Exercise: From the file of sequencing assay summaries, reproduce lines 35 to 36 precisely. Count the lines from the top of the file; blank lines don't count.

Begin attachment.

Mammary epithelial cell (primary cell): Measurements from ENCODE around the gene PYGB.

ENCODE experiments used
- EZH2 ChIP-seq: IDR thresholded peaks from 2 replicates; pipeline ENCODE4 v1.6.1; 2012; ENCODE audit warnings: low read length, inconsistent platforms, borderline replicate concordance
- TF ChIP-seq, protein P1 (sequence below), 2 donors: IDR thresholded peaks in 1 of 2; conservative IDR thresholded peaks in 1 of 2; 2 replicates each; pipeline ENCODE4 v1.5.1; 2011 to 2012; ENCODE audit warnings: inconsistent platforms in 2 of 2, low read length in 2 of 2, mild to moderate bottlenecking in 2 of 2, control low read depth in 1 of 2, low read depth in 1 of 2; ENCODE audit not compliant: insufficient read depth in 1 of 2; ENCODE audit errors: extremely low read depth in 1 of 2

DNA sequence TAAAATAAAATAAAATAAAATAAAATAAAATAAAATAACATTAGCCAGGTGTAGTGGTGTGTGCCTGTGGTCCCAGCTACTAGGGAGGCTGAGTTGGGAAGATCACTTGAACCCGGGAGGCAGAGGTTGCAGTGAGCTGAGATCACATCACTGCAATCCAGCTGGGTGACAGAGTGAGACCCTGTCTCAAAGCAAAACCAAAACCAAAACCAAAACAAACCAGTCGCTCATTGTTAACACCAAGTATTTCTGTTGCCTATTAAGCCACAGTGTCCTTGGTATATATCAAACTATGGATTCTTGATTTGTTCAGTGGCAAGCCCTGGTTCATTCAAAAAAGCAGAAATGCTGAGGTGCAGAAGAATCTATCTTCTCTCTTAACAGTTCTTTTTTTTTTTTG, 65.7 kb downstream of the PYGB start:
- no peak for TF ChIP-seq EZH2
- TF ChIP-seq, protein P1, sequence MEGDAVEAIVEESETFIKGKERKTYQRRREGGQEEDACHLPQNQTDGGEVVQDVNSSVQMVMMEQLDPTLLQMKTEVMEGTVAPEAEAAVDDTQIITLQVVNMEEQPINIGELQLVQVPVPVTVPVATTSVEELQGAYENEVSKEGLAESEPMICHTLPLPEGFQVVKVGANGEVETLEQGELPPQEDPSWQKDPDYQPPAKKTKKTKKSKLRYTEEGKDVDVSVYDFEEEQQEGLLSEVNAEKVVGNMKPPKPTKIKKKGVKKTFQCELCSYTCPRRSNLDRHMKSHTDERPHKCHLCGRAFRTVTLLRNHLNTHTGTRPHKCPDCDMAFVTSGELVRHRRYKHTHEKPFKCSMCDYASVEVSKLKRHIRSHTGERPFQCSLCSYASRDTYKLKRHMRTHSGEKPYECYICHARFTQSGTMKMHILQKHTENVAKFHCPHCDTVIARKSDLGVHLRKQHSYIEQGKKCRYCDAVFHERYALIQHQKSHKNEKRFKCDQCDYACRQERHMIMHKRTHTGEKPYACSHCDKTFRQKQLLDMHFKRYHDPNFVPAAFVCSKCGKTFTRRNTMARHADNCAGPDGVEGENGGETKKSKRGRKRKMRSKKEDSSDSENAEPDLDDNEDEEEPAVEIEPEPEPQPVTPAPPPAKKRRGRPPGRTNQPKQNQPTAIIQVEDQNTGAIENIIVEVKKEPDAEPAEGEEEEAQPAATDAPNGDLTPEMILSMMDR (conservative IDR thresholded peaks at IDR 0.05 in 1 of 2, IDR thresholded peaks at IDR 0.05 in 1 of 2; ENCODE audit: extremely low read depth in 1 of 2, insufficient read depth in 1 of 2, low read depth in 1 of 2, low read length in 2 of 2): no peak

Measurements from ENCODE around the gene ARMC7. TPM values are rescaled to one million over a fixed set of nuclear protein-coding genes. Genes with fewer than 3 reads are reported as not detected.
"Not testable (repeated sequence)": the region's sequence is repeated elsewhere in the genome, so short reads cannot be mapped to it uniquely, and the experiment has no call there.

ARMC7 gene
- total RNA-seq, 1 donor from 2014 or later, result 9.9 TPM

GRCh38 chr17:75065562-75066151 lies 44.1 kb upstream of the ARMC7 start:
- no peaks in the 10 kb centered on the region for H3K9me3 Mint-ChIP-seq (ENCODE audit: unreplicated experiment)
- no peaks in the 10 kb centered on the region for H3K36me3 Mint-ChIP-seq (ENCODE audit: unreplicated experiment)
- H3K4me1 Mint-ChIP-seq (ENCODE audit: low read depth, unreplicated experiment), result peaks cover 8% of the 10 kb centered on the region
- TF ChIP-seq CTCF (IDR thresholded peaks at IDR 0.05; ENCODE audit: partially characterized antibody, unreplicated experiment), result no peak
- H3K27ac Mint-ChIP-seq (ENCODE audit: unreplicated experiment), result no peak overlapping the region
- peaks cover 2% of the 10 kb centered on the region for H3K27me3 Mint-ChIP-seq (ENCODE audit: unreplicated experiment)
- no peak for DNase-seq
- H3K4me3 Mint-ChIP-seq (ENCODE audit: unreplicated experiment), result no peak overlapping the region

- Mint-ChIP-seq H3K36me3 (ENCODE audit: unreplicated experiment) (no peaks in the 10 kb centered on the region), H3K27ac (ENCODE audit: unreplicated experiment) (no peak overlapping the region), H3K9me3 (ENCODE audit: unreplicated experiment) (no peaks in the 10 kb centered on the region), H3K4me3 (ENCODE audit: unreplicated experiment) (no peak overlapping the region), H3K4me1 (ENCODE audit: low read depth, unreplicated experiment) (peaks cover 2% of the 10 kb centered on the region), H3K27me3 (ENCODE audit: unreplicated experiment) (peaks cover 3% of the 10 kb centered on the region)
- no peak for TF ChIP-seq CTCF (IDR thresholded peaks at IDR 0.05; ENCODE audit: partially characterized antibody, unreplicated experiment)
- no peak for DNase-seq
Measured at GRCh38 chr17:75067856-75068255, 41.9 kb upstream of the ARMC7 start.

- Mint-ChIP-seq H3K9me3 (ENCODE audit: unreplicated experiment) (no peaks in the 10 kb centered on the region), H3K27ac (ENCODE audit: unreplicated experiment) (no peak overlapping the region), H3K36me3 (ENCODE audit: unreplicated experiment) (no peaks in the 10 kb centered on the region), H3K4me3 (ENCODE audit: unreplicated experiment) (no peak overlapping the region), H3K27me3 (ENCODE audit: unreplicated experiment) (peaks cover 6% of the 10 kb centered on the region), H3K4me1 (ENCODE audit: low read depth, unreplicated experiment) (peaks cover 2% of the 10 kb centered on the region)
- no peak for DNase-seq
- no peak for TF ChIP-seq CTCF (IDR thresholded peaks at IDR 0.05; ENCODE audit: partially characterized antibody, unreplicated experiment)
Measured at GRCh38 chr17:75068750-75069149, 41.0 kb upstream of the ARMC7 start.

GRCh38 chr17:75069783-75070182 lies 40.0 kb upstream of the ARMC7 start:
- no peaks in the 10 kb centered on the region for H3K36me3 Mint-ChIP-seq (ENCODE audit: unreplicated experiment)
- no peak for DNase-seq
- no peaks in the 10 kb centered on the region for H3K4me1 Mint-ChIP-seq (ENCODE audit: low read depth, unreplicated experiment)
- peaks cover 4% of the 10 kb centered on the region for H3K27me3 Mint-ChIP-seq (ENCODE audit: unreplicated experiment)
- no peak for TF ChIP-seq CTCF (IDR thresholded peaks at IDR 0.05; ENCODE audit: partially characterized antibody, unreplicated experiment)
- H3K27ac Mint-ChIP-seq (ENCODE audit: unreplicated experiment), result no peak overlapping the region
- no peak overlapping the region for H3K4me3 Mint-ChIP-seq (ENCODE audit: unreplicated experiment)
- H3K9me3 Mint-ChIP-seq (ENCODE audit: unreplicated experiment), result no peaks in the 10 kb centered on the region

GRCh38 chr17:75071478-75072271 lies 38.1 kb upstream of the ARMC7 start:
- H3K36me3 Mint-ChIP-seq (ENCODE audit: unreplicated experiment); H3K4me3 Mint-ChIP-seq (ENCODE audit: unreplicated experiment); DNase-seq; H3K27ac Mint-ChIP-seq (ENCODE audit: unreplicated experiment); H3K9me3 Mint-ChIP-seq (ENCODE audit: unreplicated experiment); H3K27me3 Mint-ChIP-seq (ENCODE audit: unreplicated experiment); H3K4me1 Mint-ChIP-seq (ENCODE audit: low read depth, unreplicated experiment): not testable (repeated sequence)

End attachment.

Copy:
- H3K27ac Mint-ChIP-seq (ENCODE audit: unreplicated experiment), result no peak overlapping the region
- no peak overlapping the region for H3K4me3 Mint-ChIP-seq (ENCODE audit: unreplicated experiment)